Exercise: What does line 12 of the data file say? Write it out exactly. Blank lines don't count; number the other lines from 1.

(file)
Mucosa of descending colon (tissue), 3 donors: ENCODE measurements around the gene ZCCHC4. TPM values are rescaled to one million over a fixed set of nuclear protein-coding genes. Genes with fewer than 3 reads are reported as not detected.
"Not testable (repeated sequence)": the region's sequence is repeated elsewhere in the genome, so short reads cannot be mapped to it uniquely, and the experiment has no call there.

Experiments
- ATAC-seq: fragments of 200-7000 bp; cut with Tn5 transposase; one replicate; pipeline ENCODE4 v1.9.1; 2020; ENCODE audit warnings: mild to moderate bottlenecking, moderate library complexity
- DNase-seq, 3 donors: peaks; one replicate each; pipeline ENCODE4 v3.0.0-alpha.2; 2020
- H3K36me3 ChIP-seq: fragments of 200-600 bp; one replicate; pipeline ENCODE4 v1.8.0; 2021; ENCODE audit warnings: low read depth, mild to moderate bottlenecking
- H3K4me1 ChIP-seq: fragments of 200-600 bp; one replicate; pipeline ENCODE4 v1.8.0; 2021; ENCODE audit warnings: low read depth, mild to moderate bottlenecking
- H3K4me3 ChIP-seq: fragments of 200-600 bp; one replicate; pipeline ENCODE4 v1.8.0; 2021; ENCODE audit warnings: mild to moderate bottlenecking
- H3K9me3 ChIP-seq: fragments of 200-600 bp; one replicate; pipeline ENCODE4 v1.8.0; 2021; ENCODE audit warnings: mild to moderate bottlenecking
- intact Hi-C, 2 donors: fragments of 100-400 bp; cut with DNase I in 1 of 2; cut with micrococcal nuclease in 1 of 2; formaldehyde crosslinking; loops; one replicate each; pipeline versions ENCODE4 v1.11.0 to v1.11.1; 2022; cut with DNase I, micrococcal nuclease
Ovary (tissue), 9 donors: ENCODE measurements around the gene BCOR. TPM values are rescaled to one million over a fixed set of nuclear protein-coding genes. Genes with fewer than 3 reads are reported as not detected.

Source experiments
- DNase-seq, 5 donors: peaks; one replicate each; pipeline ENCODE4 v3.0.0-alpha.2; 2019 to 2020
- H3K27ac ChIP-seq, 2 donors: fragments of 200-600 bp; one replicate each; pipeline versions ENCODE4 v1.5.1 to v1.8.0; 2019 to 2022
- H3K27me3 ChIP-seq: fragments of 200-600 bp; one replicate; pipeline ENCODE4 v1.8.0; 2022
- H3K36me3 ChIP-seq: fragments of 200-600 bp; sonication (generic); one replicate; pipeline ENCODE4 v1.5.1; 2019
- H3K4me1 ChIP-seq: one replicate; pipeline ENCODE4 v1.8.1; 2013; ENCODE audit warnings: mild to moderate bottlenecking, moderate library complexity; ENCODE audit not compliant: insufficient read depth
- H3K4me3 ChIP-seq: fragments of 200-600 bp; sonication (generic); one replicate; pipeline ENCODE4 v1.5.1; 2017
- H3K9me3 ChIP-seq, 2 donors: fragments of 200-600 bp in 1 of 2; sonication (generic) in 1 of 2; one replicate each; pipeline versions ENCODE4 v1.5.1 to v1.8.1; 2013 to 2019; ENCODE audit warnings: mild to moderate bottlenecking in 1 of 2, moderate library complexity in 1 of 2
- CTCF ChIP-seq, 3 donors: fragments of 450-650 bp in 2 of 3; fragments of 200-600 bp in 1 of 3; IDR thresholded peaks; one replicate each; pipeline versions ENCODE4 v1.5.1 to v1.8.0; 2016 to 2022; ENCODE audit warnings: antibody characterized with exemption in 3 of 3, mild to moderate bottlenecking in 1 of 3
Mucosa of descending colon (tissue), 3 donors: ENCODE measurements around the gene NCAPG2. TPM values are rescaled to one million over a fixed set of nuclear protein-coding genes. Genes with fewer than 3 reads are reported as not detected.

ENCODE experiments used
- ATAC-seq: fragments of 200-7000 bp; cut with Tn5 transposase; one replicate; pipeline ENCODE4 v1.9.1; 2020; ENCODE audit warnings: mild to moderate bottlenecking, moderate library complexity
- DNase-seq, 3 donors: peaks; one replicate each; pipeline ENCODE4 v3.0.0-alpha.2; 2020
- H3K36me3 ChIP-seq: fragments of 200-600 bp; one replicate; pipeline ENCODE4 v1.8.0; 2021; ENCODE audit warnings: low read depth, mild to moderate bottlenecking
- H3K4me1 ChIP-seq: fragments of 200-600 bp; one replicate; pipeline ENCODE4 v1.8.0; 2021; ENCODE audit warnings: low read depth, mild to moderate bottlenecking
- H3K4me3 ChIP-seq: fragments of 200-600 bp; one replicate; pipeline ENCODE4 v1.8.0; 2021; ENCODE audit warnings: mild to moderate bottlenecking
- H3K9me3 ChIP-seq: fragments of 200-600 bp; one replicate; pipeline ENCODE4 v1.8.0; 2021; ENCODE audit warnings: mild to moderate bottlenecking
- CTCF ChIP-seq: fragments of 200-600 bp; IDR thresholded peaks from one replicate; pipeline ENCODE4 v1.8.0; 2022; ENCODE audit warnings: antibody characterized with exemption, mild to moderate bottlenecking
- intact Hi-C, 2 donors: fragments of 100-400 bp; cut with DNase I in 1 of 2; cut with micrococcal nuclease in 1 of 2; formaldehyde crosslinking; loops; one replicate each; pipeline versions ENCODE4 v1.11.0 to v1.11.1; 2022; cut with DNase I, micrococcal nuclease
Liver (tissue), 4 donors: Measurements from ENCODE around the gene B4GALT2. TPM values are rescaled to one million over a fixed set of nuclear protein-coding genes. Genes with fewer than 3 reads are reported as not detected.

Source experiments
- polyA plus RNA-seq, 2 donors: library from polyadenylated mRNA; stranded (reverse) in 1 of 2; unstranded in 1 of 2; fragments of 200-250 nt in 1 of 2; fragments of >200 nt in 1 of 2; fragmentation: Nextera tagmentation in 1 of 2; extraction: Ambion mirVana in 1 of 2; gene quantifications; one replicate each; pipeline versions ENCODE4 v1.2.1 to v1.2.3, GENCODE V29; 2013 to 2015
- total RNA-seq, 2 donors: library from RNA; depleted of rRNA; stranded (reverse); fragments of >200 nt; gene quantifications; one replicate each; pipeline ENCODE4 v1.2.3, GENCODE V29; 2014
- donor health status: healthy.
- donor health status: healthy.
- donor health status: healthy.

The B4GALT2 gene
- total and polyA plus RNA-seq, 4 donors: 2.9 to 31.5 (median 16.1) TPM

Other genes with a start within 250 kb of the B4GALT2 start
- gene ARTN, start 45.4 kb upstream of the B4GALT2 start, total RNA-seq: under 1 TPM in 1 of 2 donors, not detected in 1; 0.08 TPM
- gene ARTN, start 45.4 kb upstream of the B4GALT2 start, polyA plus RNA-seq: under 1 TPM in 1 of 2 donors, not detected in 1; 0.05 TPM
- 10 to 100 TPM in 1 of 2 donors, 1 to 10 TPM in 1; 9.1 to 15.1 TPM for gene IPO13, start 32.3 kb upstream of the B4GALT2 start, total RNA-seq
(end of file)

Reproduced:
Source experiments